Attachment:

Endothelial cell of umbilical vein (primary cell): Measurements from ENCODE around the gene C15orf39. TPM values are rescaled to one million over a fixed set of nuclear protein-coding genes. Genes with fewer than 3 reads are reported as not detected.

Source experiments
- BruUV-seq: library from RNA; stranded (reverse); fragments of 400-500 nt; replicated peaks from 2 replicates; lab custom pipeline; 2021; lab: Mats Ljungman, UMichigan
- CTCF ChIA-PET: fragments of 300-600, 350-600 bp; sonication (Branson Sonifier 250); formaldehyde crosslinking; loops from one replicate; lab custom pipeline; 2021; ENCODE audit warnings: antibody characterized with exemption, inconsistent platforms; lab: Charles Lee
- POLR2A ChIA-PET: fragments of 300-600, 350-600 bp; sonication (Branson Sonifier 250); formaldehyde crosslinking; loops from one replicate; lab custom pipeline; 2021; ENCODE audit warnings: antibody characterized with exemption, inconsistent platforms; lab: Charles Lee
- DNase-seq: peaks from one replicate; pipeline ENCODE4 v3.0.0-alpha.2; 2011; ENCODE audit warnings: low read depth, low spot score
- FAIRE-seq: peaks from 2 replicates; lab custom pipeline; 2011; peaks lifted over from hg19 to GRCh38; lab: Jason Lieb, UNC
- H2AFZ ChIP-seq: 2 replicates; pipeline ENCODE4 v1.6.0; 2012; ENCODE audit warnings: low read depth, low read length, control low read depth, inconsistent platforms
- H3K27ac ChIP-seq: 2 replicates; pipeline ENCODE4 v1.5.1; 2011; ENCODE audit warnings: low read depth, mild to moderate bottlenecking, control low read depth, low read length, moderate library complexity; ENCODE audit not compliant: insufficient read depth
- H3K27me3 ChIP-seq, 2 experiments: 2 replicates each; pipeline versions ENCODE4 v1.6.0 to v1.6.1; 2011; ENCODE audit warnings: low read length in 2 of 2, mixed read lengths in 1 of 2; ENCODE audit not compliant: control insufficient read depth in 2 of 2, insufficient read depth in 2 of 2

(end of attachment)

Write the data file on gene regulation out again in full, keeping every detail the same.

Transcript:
Endothelial cell of umbilical vein (primary cell): Measurements from ENCODE around the gene C15orf39. TPM values are rescaled to one million over a fixed set of nuclear protein-coding genes. Genes with fewer than 3 reads are reported as not detected.

Source experiments
- BruUV-seq: library from RNA; stranded (reverse); fragments of 400-500 nt; replicated peaks from 2 replicates; lab custom pipeline; 2021; lab: Mats Ljungman, UMichigan
- CTCF ChIA-PET: fragments of 300-600, 350-600 bp; sonication (Branson Sonifier 250); formaldehyde crosslinking; loops from one replicate; lab custom pipeline; 2021; ENCODE audit warnings: antibody characterized with exemption, inconsistent platforms; lab: Charles Lee
- POLR2A ChIA-PET: fragments of 300-600, 350-600 bp; sonication (Branson Sonifier 250); formaldehyde crosslinking; loops from one replicate; lab custom pipeline; 2021; ENCODE audit warnings: antibody characterized with exemption, inconsistent platforms; lab: Charles Lee
- DNase-seq: peaks from one replicate; pipeline ENCODE4 v3.0.0-alpha.2; 2011; ENCODE audit warnings: low read depth, low spot score
- FAIRE-seq: peaks from 2 replicates; lab custom pipeline; 2011; peaks lifted over from hg19 to GRCh38; lab: Jason Lieb, UNC
- H2AFZ ChIP-seq: 2 replicates; pipeline ENCODE4 v1.6.0; 2012; ENCODE audit warnings: low read depth, low read length, control low read depth, inconsistent platforms
- H3K27ac ChIP-seq: 2 replicates; pipeline ENCODE4 v1.5.1; 2011; ENCODE audit warnings: low read depth, mild to moderate bottlenecking, control low read depth, low read length, moderate library complexity; ENCODE audit not compliant: insufficient read depth
- H3K27me3 ChIP-seq, 2 experiments: 2 replicates each; pipeline versions ENCODE4 v1.6.0 to v1.6.1; 2011; ENCODE audit warnings: low read length in 2 of 2, mixed read lengths in 1 of 2; ENCODE audit not compliant: control insufficient read depth in 2 of 2, insufficient read depth in 2 of 2